Anywho, I'm out. Longer day tomorrow than today. But now that I'm dedicated to write about it, I'll start forming some new habits, and that's a good thing to shoot for.
Sunday, September 23, 2007
Danielewski is a good author with big ideas and loves to toy with them. House of Leaves was a great book in this regard; his experimentation with colors, text placement, font choice, and manipulation of features like footnotes, bibliographies, and appendices are what made Leaves stand out. However, these "gimmicks" didn't make Leaves work. What made Leaves work as a book is that it told a coherent story with characters that we cared about, in situations that we could imagine in such a way that two people reading the same paragraph would render similar experiences, and these literary experiments worked to enhance this underlying story. House of Leaves was about a labyrinth, and the book taking this form is perfect for this story.
For exactly the same reasons that House of Leaves worked, Only Revolutions failed.
Once again, Danielewski is playing with form; this time, it's an epic poem told twice from the perspectives of Sam and Hailey. This dualistic poem concept isn't new: over 400 years ago John Milton wrote two poems about the same pastoral scene from two different perspectives: L'allegro and Il Pensoroso well before he wrote Paradise Lost. The beginning of Only Revolutions even speaks in similar couplet beat to these two poems. There is a ton of structure to the book: 360 pages arranged in 45 chapters of 8 pages each, each page has 180 words on it, 90 from each side, half right side up and half upside down. The stories are synchronized even for being 100 years apart, each page in the same section of the story as the alternate poem. A date appears on the both tops of each page indicating the date of that page for that narrator. The days decelerate for Sam who starts in 1863 and moves chronologically at a year/page until the end of his story when it moves at a day/page; Hailey's story starts on Nov. 22, 1963 (at the moment of JFK's assassination no less) and accelerates from a day/page to a year/page, ending in 2063. On the side of the poem are headlines from the day's events, and these also attempt to synchronize with the words of the poem alongside it. The first letter of each chapter also spells out "Sam and Hailey and Sam and Hailey and Sam and Hailey and" (also this is not new: Michael Ende started each of the 26 chapters of The Neverending Story with a consecutive letter of the alphabet, and Milton also used acrostics multiple times in Paradise Lost). Even the colors of the o's on each page match the eye color of the current narrator (extremely useful for remembering where you were). For a literary work, this book is an achievement in structure.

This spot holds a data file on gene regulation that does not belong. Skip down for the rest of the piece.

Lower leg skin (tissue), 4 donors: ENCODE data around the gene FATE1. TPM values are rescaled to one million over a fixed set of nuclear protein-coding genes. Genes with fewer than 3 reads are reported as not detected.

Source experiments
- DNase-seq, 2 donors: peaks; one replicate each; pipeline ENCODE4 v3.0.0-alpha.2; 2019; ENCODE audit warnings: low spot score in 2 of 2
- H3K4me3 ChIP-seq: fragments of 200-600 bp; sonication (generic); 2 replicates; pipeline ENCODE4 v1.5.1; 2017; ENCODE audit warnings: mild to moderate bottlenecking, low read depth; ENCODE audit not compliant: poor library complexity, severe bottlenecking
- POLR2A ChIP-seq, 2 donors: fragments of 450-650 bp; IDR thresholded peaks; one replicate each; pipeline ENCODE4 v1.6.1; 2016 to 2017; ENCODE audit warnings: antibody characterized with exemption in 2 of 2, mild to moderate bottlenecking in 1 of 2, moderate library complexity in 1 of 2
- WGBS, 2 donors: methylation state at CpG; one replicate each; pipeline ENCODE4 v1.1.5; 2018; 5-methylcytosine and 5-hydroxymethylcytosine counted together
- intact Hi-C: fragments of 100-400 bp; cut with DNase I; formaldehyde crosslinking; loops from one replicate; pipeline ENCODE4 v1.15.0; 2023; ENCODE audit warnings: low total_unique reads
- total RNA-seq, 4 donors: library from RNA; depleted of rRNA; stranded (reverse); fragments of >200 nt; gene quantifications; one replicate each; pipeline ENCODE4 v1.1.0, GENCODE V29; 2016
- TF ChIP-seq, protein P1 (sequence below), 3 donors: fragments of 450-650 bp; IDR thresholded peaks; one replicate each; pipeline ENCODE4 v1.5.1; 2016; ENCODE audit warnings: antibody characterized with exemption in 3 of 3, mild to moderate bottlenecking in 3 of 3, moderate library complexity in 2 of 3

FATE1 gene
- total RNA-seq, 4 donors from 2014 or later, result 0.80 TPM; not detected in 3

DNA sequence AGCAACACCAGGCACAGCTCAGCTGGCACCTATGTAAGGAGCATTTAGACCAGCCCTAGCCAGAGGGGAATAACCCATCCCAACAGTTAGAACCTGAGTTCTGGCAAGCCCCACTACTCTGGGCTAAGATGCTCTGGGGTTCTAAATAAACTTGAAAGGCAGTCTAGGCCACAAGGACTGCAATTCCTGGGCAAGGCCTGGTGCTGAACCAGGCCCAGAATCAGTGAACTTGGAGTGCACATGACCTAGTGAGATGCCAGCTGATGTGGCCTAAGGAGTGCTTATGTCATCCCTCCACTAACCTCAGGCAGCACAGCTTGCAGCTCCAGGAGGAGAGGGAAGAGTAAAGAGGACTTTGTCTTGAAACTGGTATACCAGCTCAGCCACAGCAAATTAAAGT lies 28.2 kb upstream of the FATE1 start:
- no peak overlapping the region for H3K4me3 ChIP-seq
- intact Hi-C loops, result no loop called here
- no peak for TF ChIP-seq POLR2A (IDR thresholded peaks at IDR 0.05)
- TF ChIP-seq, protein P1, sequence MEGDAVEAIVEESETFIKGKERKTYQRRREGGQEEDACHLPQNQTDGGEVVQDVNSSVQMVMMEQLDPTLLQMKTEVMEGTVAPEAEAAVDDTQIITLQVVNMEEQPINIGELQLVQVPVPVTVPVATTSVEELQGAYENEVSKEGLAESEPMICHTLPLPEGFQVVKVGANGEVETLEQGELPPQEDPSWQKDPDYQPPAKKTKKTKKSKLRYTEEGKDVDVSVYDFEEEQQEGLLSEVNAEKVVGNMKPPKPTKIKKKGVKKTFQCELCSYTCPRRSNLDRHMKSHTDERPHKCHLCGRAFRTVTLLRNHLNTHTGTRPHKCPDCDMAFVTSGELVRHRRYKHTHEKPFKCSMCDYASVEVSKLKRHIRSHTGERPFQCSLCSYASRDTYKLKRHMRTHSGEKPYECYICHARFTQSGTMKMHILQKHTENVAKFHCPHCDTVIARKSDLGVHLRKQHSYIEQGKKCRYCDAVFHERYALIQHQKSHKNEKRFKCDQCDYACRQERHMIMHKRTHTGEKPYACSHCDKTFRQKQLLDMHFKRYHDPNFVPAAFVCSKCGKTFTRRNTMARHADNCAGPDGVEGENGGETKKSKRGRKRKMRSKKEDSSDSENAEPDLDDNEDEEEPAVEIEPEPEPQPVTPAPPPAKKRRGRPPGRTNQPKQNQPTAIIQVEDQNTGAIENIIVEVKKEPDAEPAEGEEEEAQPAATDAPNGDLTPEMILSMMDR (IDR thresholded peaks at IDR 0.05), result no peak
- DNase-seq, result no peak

However, where this book succeeds in form it falls in substance. Sam and Hailey's story is virtually nonexistant, when and if you can pry it from the form that muddies the writing. Example of prose[sic]: "And allso their gyre's screw/Though I still tear loose of this crew./--Tootaloo girls!/ And Eighteen NewlyWeds wash pale while Double Dutching and buzzing YoYos:/--O hang on." Yes, Danielewski's using Carroll's word gyre correctly (meaning to spin like a screw). That's from Hailey's side; Sam's side is at first utterly incomprehensible until you compare with Hailey, a dictionary, and a lot of patience. Thankfully even Danielewski tires of this near the end, and the story makes a little more sense. Even with that, the events that peep out ramble more randomly than Allen Ginsburg. Multiple attacks from "THEM" (you think I'm kidding?) and "the Creep" add levels of allegory to suggest that Sam and Hailey are to represent the American Dream, always being sixteen and on the road. Now, don't get me wrong; I love allegory and satire, and when done correctly these methods of storytelling really push a point across. However, the allegory falls apart when it isn't hammered home. Imagine if Gulliver's Travels were told like this:
young sailor full of
life: --splayed on the ground in strife
TwoHundredThousand tiny threads of panic